Sleep Therapy: Techniques to Improve Your Sleep

Sleep is essential for our physical and mental health, yet many of us struggle to get the restful sleep we need. Fortunately, there are a variety of techniques that can help improve your sleep. Cognitive Behavioral Therapy (CBT) is the most commonly used therapy for sleep disorders, and it can be done individually, in a group setting, or even online. CBT-I (Cognitive Behavioral Therapy for Insomnia) is a specific type of therapy designed for people who can't sleep the number of hours they need to wake up feeling rested and refreshed.

In addition to CBT, there are other techniques that can help you get a better night's sleep. Improving your sleep hygiene involves developing healthy sleep-related habits and routines. This may include modifying some aspects of your sleep environment to make it comfortable and conducive to uninterrupted sleep. Cognitive restructuring begins to break the cycle of insomnia by identifying, challenging, and altering the thoughts and beliefs that contribute to it.

Common thoughts and beliefs that may be addressed during treatment include anxiety about past experiences of insomnia, unrealistic expectations about the time and quality of sleep, and concern about daytime fatigue or other consequences of lack of sleep. Techniques that calm the mind and relax the body can also help you let go and fall asleep. Slow, deep breathing and progressive relaxation help to calm the nervous system and create conditions conducive to sleep. Mindfulness practices, such as mindfulness meditation, help patients learn to observe their thoughts dispassionately.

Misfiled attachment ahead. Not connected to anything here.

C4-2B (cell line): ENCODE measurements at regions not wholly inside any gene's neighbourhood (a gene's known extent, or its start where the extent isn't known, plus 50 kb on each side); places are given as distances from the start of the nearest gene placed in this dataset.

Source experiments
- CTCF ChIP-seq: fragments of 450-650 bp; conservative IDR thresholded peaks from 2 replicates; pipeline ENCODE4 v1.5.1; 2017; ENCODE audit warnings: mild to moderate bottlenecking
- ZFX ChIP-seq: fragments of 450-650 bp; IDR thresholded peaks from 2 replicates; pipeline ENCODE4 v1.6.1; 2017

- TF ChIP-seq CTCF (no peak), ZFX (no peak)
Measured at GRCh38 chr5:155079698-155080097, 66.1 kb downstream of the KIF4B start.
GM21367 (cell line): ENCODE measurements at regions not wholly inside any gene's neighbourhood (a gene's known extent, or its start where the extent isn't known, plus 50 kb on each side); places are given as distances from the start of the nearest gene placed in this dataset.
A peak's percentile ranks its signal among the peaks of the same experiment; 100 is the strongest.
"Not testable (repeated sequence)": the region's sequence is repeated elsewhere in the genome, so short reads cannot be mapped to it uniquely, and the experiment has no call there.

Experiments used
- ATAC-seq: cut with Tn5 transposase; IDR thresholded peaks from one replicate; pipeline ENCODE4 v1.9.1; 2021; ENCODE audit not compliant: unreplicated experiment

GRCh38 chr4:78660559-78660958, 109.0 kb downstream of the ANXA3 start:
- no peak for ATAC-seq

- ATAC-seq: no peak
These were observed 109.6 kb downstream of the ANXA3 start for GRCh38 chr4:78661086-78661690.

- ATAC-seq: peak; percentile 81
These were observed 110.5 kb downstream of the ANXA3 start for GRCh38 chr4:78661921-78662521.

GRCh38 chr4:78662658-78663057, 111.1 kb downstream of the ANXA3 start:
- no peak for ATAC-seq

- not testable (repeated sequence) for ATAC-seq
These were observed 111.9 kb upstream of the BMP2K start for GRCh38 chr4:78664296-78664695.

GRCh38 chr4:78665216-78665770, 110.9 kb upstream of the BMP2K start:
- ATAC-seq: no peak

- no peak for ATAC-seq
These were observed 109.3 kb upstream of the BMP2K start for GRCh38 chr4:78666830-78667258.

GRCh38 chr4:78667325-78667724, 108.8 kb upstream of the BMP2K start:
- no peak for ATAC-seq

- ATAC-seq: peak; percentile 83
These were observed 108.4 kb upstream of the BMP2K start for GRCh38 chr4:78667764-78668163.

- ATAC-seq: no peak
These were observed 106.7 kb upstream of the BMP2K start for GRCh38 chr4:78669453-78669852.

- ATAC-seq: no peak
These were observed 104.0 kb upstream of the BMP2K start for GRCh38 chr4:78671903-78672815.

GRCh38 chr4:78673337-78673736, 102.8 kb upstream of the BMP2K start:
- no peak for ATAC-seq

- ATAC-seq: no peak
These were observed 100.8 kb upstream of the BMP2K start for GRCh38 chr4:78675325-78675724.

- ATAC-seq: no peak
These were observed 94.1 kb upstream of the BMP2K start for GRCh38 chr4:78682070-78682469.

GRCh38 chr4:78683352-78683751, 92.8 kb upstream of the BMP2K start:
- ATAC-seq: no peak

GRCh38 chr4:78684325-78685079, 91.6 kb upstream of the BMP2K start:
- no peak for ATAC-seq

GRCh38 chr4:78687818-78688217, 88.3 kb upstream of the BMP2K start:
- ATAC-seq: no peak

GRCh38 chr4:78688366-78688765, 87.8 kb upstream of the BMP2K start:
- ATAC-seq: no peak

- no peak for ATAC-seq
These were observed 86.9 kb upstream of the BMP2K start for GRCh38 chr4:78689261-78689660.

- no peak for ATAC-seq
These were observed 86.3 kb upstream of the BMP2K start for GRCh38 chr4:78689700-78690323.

This ability is extremely useful for quieting the mind, calming emotional reactivity, and setting the stage for sleep. Sleep restriction is another technique used in sleep therapy. This method limits time spent in bed to increase the desire to sleep and temporarily increase daytime fatigue. You can also support your therapy by making positive lifestyle choices that benefit your ability to sleep.

Cognitive therapy teaches you to recognize and change negative beliefs and thoughts (cognitions) that contribute to your sleep problems. In people with insomnia, inaccurate or dysfunctional thoughts about sleep can lead to behaviors that make it difficult to sleep, which then reinforces dysfunctional thoughts. The five key components of CBT-I are sleep consolidation, stimulus control, cognitive restructuring, sleep hygiene and relaxation techniques. Working with an online therapist can help you avoid the expense and hassle of having to meet in person, and for many people with sleep problems, it can be as effective as in-person therapy. Professionals with experience in CBT-I can be found through professional organizations such as the Society for Behavioral Sleep Medicine and the American Board of Sleep Medicine. CBT-I produces results equivalent to those of sleeping pills, with no side effects, fewer episodes of relapses and a tendency for sleep to continue to improve long after the end of treatment. If you're struggling with insomnia or other sleep disorders, there are a variety of techniques available that can help you get a better night's rest.

Cognitive Behavioral Therapy (CBT) is the most commonly used therapy for sleep disorders, but there are also other techniques such as improving your sleep hygiene, cognitive restructuring, mindfulness practices, relaxation techniques, and sleep restriction that can help you get a better night's rest.